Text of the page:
I was fortunate enough to be a facilitator for last week’s Brand Perfect event in San Francisco. I’ve worked in mobile marketing for 12 years now, but I still enjoy hearing about case studies and examples from other parts of the world. It’s also very useful to understand the differences (and similarities) of creating and running mobile marketing and media initiatives in different parts of the world. And there was a good crowd there to explore all of that.
The event was organised by Monotype Imaging. Not necessarily a familiar name to the mobile industry but perhaps it should be. They have several mobile solutions for network operators, handset manufacturers, creative agencies and app developers. Worth a look, with flexible pricing structures and solutions.
Anyway, I digress. The day involved a selection of keynotes looking at design, what’s happening in the mobile sector, the challenges of running mobile services, some insight into what’s possible and a look at the role of typography. In the afternoon, we divided up into groups to work on an actual brief from the University of San Francisco. This gave us a chance to put some of the learning from the morning into action – to think about design in a wider sense beyond look and feel, to distil the brief into the most important points and to focus on those and to think creatively in cross-disciplinary teams to come up with a solution. It was a fun thing to do and something I enjoyed being part of.
I’ve done a storify of the day collating some of the best tweets, resources, pictures and video clips. There are further videos to come – they’re in editing at the moment. And I’m hoping some of the presentations will make their way online too. I’ll add the links as and when that happens. In the meantime, have a look at the storify and the flickr photos below.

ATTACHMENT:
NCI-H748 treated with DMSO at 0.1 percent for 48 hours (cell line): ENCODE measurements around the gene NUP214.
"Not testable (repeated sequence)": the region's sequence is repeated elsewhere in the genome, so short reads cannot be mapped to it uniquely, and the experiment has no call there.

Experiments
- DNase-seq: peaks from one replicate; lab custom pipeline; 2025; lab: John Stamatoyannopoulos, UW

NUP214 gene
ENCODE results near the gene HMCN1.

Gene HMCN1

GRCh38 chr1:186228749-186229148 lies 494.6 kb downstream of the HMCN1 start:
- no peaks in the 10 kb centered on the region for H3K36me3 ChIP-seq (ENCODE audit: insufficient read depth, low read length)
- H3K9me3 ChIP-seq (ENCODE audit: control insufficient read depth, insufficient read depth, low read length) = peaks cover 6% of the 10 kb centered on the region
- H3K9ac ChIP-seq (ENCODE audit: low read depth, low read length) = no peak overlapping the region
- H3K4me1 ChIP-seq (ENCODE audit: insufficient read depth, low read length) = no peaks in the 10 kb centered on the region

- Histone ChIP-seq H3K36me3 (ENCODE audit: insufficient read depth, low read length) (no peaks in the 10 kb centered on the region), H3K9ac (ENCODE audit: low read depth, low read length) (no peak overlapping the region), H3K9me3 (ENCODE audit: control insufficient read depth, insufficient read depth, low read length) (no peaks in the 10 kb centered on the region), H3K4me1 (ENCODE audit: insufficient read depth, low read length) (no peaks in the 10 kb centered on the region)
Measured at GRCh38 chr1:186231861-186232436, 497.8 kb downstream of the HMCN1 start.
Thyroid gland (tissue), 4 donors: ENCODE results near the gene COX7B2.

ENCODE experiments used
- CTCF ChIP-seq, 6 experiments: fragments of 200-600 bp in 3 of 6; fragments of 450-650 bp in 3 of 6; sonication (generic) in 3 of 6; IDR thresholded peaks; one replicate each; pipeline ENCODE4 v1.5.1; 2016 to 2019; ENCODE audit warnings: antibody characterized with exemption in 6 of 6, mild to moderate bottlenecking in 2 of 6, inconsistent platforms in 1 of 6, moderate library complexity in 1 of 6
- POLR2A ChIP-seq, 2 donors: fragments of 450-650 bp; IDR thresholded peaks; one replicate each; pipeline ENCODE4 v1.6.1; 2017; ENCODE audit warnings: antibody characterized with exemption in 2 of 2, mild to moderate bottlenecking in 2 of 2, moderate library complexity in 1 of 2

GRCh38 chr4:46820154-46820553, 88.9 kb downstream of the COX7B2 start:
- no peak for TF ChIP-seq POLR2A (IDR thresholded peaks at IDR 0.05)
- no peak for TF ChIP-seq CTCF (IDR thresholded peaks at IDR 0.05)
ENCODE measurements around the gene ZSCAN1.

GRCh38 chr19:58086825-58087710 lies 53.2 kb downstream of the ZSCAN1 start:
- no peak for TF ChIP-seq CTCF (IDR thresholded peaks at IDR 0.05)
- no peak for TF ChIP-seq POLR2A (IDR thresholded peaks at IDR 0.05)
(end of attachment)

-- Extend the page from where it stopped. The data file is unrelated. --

Personal lessons learned and some reflections on the day:
- It’s still early days for mobile marketing and media and there is still much to experiment with
- We need to do more experimenting. We have a great opportunity to reinvent marketing and advertising with this medium. It would be tragic to miss out on that.
- There’s a knowledge gap with brands, marketing people, retailers, media owners and traditional agency types. Developer relations programs from handset manufacturers et al tend to focus almost exclusively on programmers and the technical end of the spectrum. These are not always the decision makers and they are also not necessarily the ones coming up with the creative ideas. Developer relations needs to adapt and extend to other communities of interest.
- We need to forge better relationships between designers, developers, brands and commercial teams. We cannot work in silos when it comes to mobile initiatives as these touch too many parts of the business. There is a translation process that needs to happen and we need to learn and benefit from understanding the differences and being able to play to each others strengths. “The whole is greater than the sum of its parts.”
- It’s very easy to get hung up on ‘mobile’ being just about the web, apps and banner ads. There’s so much more to it and we do need to remember that. There’s another level of data and tracking available with mobile usage and additional features and capabilities that are simply not possible from a standard laptop.
- The mobile phone is the primary digital access point for a great swathe of customers and growing. Are we really taking this into consideration when designing products and services.
- Mobile services are not one-offs – they need longer term support and management for them to succeed.
- Be useful, relevant or entertaining. Customer service is a winner. We are dealing with people here ultimately. Let’s humanise the experience rather than reducing it to ones and zeros.
The event will be heading to London in the next few months and further cities around the globe. More info at http://www.brandperfect-tour.com/